Boris Johnson came to power in 2019 on a platform of “cracking down” on crime, increasing the length of sentences, criminalising more behaviour than ever before and reducing the discretion of judges in the sentencing process. His government has kept its promises. We do have more people in prison and for longer than ever before. We have also just seen the highest levels of recorded crime in history. These two statistics are not unconnected – quite the opposite.

I have long been of the view that the only way to combat inaccurate reporting of events in court, whether in civil trials such as the recent “Wagatha Christie” libel case or in high-profile criminal litigation, is to open up our courts to the television cameras, once and for all. Finally, with baby steps at first, the courts are moving in that direction.

Last Thursday, Judge Sarah Munro QC made English legal history, when she passed a life sentence on Ben Oliver, a “very damaged man”, for the unlawful killing of his 74-year-old grandfather, early last year. Judge Munro’s clear and cogent sentencing remarks were captured by television cameras, allowed to film proceedings in a crown court in England for the very first time. It was broadcast to the nation on every news bulletin. She explained all of the difficult balancing factors in sentencing a case of this gravity, complexity and sensitivity, most of which never make their way into media reporting of criminal cases.

I challenge anyone who watches Judge Munro’s carefully chosen words to find fault with her judicial reasoning, sensitivity and compassion. In a sense, however, it does not matter whether the viewer agrees with the sentence or not. What matters is that public opinion is built on the truth of what happened in court rather than a partial and misleading media soundbite.

Open justice, of the kind we witnessed to a limited degree at the Old Bailey last week, is the only way we can hope that, when voters go to the ballot box, there is any chance that their views on the parties’ criminal justice policies will be informed by the truth.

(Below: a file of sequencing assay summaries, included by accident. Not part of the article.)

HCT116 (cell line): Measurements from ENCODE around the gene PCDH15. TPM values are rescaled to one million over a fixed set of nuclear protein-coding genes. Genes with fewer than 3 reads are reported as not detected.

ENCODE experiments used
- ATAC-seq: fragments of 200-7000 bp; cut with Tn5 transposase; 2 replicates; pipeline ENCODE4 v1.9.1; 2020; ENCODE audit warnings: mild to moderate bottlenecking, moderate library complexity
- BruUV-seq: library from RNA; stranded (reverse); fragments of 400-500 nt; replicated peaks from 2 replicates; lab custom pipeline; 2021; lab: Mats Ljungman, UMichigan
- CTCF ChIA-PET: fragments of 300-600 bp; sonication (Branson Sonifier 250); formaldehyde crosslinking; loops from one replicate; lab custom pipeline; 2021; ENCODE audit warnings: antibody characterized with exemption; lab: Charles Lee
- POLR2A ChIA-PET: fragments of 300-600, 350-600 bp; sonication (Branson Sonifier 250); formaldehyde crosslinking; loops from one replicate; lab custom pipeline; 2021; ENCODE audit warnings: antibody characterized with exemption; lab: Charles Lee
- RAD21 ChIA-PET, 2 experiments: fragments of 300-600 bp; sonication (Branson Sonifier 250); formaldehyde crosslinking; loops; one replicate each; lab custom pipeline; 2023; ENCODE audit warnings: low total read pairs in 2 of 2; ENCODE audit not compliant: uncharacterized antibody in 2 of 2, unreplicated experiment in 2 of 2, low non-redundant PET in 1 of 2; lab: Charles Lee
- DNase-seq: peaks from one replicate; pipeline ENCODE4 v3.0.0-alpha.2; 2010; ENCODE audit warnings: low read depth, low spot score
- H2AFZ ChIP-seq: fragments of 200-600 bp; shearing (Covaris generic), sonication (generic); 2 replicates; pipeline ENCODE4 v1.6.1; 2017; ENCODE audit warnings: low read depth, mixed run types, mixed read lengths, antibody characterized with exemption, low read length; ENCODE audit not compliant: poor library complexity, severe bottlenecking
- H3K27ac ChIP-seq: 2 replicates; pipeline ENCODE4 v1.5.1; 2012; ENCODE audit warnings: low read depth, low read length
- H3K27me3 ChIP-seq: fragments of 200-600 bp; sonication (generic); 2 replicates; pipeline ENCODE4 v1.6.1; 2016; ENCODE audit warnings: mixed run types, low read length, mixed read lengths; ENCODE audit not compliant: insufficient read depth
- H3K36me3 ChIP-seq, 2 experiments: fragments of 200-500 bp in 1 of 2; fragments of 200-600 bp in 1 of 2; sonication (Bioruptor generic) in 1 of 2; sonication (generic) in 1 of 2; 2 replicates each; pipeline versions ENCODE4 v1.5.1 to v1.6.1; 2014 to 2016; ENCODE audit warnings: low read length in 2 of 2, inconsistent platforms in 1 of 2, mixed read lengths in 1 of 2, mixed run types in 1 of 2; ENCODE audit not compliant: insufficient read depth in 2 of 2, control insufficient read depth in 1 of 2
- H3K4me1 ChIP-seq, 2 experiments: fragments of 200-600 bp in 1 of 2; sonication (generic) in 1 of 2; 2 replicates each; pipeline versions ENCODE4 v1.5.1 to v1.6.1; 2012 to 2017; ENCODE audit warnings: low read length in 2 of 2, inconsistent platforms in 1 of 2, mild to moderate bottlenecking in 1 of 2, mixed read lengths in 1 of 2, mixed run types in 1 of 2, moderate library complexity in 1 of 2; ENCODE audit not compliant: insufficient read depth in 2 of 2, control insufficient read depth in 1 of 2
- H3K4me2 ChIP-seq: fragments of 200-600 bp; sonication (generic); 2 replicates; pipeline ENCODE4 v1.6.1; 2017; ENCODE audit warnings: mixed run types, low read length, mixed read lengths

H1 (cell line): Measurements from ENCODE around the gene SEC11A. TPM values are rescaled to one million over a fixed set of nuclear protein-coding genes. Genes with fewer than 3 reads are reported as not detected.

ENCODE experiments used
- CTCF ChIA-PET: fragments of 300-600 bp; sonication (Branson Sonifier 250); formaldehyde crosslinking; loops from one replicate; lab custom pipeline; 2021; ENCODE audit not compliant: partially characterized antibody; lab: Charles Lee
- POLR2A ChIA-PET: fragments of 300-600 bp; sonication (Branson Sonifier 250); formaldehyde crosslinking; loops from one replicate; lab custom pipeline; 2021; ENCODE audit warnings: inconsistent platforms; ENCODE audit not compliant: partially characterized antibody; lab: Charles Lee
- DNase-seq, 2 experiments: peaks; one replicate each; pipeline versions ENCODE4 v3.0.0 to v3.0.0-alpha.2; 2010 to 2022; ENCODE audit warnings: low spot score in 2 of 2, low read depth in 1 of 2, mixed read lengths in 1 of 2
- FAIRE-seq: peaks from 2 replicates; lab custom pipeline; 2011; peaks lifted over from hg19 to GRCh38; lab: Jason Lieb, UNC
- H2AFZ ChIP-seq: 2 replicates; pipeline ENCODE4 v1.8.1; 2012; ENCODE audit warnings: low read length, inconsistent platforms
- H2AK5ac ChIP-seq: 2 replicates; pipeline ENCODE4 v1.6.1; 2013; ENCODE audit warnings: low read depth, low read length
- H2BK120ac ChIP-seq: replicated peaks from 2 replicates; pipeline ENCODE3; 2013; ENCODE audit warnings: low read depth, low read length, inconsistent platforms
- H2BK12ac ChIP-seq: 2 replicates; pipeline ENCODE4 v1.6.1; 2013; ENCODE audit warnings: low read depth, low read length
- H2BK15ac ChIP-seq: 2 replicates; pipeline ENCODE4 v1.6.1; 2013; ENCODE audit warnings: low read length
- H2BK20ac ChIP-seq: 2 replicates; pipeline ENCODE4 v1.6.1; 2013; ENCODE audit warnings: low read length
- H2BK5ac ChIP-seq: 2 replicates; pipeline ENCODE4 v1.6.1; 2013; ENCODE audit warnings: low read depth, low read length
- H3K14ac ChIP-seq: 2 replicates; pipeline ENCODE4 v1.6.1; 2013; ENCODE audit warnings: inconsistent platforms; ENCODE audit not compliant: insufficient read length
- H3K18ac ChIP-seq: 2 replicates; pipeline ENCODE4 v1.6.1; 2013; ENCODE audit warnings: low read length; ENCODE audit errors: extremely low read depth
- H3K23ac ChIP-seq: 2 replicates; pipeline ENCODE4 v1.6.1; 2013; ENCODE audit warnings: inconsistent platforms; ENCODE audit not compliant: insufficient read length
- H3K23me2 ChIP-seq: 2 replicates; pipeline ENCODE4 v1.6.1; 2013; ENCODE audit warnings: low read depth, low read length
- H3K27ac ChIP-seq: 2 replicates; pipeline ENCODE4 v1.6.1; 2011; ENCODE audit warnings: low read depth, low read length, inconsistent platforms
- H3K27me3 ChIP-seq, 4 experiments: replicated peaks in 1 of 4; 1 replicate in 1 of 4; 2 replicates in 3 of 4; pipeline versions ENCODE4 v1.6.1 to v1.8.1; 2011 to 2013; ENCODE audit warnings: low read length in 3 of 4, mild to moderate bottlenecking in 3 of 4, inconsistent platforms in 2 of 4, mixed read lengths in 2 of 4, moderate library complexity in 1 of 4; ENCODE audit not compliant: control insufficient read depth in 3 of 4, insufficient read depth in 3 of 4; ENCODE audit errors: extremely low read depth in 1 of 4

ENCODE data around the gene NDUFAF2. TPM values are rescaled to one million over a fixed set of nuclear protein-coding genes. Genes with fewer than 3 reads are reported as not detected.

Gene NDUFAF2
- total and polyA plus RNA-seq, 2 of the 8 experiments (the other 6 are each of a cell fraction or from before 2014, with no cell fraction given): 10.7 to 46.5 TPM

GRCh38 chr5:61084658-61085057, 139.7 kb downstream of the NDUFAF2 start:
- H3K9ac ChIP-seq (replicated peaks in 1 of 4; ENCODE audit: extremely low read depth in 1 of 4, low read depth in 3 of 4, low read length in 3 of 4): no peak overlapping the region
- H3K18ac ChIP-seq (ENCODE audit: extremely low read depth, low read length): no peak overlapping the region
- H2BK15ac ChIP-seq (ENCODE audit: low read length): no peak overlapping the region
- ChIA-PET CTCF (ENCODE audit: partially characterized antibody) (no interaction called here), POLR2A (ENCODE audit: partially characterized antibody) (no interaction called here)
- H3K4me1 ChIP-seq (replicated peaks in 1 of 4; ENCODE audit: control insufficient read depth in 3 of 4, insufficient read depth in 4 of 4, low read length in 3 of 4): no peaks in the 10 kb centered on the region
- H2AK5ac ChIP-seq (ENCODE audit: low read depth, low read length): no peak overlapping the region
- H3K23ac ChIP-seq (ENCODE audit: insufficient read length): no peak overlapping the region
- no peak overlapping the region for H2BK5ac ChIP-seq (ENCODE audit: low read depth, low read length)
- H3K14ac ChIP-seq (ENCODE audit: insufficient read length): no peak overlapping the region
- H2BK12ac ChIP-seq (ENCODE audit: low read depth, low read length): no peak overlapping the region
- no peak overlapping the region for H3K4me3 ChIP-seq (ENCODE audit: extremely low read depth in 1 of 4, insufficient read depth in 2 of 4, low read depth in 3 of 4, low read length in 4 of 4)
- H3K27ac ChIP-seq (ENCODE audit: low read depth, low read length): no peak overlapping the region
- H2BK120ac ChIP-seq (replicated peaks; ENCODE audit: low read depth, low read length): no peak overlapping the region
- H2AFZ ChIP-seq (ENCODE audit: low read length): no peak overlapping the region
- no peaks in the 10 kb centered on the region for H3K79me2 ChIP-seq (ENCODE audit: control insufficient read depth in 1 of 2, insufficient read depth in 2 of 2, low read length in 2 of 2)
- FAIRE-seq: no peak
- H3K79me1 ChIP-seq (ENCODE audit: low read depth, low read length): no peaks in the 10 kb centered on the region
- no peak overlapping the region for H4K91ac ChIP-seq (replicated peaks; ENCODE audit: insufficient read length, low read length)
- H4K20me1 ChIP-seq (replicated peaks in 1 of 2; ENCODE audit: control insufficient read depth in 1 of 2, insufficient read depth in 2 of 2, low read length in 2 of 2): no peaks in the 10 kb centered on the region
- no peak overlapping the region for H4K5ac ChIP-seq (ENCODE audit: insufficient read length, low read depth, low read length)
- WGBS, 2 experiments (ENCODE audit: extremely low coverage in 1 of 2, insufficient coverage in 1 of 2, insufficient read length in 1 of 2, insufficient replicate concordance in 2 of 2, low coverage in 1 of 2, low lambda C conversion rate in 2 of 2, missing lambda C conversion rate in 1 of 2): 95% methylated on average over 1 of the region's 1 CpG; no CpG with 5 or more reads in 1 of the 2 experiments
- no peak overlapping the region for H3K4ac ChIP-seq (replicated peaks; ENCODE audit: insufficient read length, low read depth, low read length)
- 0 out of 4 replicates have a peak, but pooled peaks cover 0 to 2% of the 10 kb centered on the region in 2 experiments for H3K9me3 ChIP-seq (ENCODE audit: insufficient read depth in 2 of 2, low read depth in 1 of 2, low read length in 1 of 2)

For me, this should only be the beginning. Most people do not have the time, money or inclination to travel to a court and sit in the public gallery during the working week, to exercise their right to watch justice in action. Why should they have to? We live in an age when cameras are ubiquitous, filming and recording everything we do and everywhere we go. It is time for every criminal court in the land to be thrown open wide to the public, through their phones, tablets, computers and television sets, so that everyone can finally see how justice is carried out in their name.

Of course, we need to protect vulnerable witnesses and defendants but the courts and the broadcasters can easily cope with that. For everything else, as with the OJ Simpson trial all those years ago, let us give the people the information they need to judge our courts on what really happens, rather than the fiction of most media reporting. Knowledge, in the courts as much as anywhere else, is power. Let the people make up their own minds.

Chris Daw QC is a barrister and author of Justice on Trial

The Guardian